Author Topic: Good idea to buy into a multi-unit multifamily?  (Read 3022 times)

jeromedawg

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Good idea to buy into a multi-unit multifamily?
« on: February 07, 2017, 09:00:23 AM »
Hey all,

One of my FB friends (who is a financial advisor/CPA) posted an "investing" ad (pointed at beginners) for an opportunity to invest in a 40-50 unit multifamily complex (no specifics other than that really) somewhere in the Southwest. There are plans to renovate, rebrand and then bring in new tenants in hopes of nearly doubling the valuation $7mm where the current acquisition is $4.5mm. It's a $50k minimum investment and he's working with a syndicator with whom he has previously worked with and has been happy with. From following him, he seems to have become pretty active with real estating as of late, and seems to know what he's doing. Are these 'joint' ventures generally an OK idea? Or would it be something to avoid?

dandarc

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Re: Good idea to buy into a multi-unit multifamily?
« Reply #1 on: February 07, 2017, 09:06:13 AM »
No personal experience, but there are some articles about this sort of thing on whitecoatinvestor.com.

Cwadda

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Re: Good idea to buy into a multi-unit multifamily?
« Reply #2 on: February 07, 2017, 09:10:27 AM »
Given the info you've provided, no.

1. I would want to know the investor and syndicator well enough to not be handing my money over to some random guys.
2. I would want to know where the property is located specifically. Location is extremely important.
3. I would want to visit the property (or have a video walkthrough) and see its condition, as well as the tenant information.
4. There is no mention of the time it would take to increase valuation. Are we talking 1 year, 10 years? This affects returns drastically.
5. No mention of the amount money they're putting in to reach $7 million.

I'll pass, and sock my money away in a Vanguard account making 7%.

jeromedawg

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Re: Good idea to buy into a multi-unit multifamily?
« Reply #3 on: February 07, 2017, 09:20:15 AM »
Given the info you've provided, no.

1. I would want to know the investor and syndicator well enough to not be handing my money over to some random guys.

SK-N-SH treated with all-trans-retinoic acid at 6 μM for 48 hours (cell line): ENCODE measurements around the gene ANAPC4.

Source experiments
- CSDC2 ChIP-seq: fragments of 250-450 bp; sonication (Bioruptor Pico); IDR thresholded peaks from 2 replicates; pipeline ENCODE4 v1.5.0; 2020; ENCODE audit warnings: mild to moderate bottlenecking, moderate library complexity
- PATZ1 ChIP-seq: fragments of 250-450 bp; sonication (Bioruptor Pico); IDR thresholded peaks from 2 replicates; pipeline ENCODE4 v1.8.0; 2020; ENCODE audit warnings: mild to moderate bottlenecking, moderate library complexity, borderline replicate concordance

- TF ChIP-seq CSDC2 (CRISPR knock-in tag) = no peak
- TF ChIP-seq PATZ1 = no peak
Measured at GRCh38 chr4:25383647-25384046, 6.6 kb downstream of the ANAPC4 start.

2. I would want to know where the property is located specifically. Location is extremely important.
3. I would want to visit the property (or have a video walkthrough) and see its condition, as well as the tenant information.
4. There is no mention of the time it would take to increase valuation. Are we talking 1 year, 10 years? This affects returns drastically.
5. No mention of the amount money they're putting in to reach $7 million.

I'll pass, and sock my money away in a Vanguard account making 7%.

Good questions to line-up to ask. As far as the time it would take, he is stating a 2-yr plan to reach the $7mm valuation

Cwadda

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Re: Good idea to buy into a multi-unit multifamily?
« Reply #4 on: February 07, 2017, 09:23:02 AM »
Given the info you've provided, no.

1. I would want to know the investor and syndicator well enough to not be handing my money over to some random guys.
2. I would want to know where the property is located specifically. Location is extremely important.
3. I would want to visit the property (or have a video walkthrough) and see its condition, as well as the tenant information.
4. There is no mention of the time it would take to increase valuation. Are we talking 1 year, 10 years? This affects returns drastically.
5. No mention of the amount money they're putting in to reach $7 million.

I'll pass, and sock my money away in a Vanguard account making 7%.

Good questions to line-up to ask. As far as the time it would take, he is stating a 2-yr plan to reach the $7mm valuation

Does he have any evidence to support the 2 year plan? In other words, what exactly is the breakdown during those 2 years? Some renovations are quick, but others can be much longer. Does he already have the contractors picked out for renovations? Does he already have property management in place? Will he have to evict any tenants?

These questions could continue ad nauseam. Point is, I wouldn't feel comfortable without knowing the full picture here.

jeromedawg

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Re: Good idea to buy into a multi-unit multifamily?
« Reply #5 on: February 10, 2017, 12:18:34 AM »
So I'm wondering if this is just another form of crowdfunding that I'm getting into. The investor/syndicate is looking for multiple investors to go in on this opportunity but the vehicle isn't primarily a website - it's more through a network of friends and acquaintances. My friend basically pointed me to these sites:

https://www.crowdstreet.com/education/article/what-sponsor-promote/